The following data broadly show the scale of the problem of chronic disease. The data below is taken from the Centers for Disease Control, a US government agency, at the links shown below. The quotes below, however, omit the CDC’s footnotes with citations to supporting studies and data. See the CDC web site for the citations.
“The majority of US health care and economic costs associated with medical conditions are for the costs of chronic diseases and conditions and associated health risk behaviors.
- Eighty-four percent of all health care spending in 2006 was for the 50% of the population who have one or more chronic medical conditions.
- The total costs of heart disease and stroke in 2010 were estimated to be $315.4 billion. Of this amount, $193.4 billion was for direct medical costs, not including costs of nursing home care.
- Cancer care cost $157 billion in 2010 dollars.
- The total estimated cost of diagnosed diabetes in 2012 was $245 billion, including $176 billion in direct medical costs and $69 billion in decreased productivity. Decreased productivity includes costs associated with people being absent from work, being less productive while at work, or not being able to work at all because of diabetes.
- The total cost of arthritis and related conditions was about $128 billion in 2003. Of this amount, nearly $81 billion was for direct medical costs and $47 billion was for indirect costs associated with lost earnings.
- Medical costs linked to obesity were estimated to be $147 billion in 2008. Annual medical costs for people who are obese were $1,429 higher than those for people of normal weight in 2006.
- For the years 2009–2012, economic cost due to smoking is estimated to be more than $289 billion a year. This cost includes at least $133 billion in direct medical care for adults and more than $156 billion for lost productivity from premature death estimated from 2005 through 2009.
- The economic costs of drinking too much alcohol were estimated to be $223.5 billion, or $1.90 a drink, in 2006. Most of these costs were due to binge drinking, and resulted from losses in workplace productivity, health care expenses, and crimes related to excessive drinking.
The Scale of Chronic Disease – in Human Terms
“As of 2012, about half of all adults—117 million people—have one or more chronic health conditions. One of four adults has two or more chronic health conditions.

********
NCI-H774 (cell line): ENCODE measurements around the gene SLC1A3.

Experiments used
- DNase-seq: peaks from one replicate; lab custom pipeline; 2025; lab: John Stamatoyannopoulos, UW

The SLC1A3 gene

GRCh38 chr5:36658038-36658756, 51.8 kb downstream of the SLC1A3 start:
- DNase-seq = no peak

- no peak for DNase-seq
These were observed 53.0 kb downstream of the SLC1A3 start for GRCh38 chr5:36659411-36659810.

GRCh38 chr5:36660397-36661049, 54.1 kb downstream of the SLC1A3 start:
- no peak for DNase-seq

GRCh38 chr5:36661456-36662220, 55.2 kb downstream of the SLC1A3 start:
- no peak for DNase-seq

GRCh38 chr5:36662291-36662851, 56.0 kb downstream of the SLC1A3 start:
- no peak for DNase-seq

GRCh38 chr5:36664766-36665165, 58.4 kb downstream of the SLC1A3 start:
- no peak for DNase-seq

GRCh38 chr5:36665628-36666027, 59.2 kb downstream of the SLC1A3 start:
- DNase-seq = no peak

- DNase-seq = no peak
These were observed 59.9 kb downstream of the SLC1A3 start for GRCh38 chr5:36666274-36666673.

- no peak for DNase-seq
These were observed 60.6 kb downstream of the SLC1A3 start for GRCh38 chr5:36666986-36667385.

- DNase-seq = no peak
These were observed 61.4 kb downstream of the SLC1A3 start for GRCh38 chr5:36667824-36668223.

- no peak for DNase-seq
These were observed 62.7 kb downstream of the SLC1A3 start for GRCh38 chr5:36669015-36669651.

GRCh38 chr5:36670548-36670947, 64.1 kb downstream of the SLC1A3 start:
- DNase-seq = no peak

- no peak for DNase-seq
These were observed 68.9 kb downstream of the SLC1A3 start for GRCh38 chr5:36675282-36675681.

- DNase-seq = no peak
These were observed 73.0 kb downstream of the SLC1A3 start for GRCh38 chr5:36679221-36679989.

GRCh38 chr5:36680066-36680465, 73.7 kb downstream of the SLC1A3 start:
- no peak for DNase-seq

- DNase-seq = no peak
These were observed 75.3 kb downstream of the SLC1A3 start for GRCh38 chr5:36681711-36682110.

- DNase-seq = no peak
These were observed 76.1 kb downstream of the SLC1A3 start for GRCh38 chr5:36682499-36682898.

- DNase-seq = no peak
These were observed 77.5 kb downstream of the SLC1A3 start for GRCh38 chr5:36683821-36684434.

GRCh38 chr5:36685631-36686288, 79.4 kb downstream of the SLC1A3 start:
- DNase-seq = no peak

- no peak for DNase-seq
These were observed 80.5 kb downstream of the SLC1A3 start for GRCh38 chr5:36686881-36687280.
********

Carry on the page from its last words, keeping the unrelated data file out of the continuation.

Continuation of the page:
Seven of the top 10 causes of death in 2010 were chronic diseases.
Two of these chronic diseases—heart disease and cancer—together accounted for nearly 48% of all deaths.
Obesity is a serious health concern. During 2009–2010, more than one-third of adults, or about 78 million people, were obese (defined as body mass index [BMI] ≥30 kg/m2). Nearly one of five youths aged 2–19 years was obese (BMI ≥95th percentile).
Arthritis is the most common cause of disability.Of the 53 million adults with a doctor diagnosis of arthritis, more than 22 million say arthritis causes them to have trouble with their usual activities.
Diabetes is the leading cause of kidney failure, lower limb amputations other than those caused by injury, and new cases of blindness among adults.
The data above are the data shown by the CDC web site on November 9, 2014. The specific numbers, however, are not as important as the broad picture of the vast scale of chronic disease, and the vast amounts of money at stake for drugs, diagnostics and other services for persons facing chronic diseases.
Disclosure of Interests
Transparency and disclosure matter. Readers should note that I invest in biotech stocks, and some of the companies make money selling drugs, diagnostics and/or other services for chronic diseases, such as cancers and hepatitis C. Also note that persons dear to me (and friends of friends) have been struck by cancer, and far too many of them have seen their problems needlessly multiplied by health insurers refusing to pay for needed services, drugs or procedures. Therefore, my pro bono work includes representing persons denied health insurance benefits, and other advocacy efforts for persons during and “after” cancer.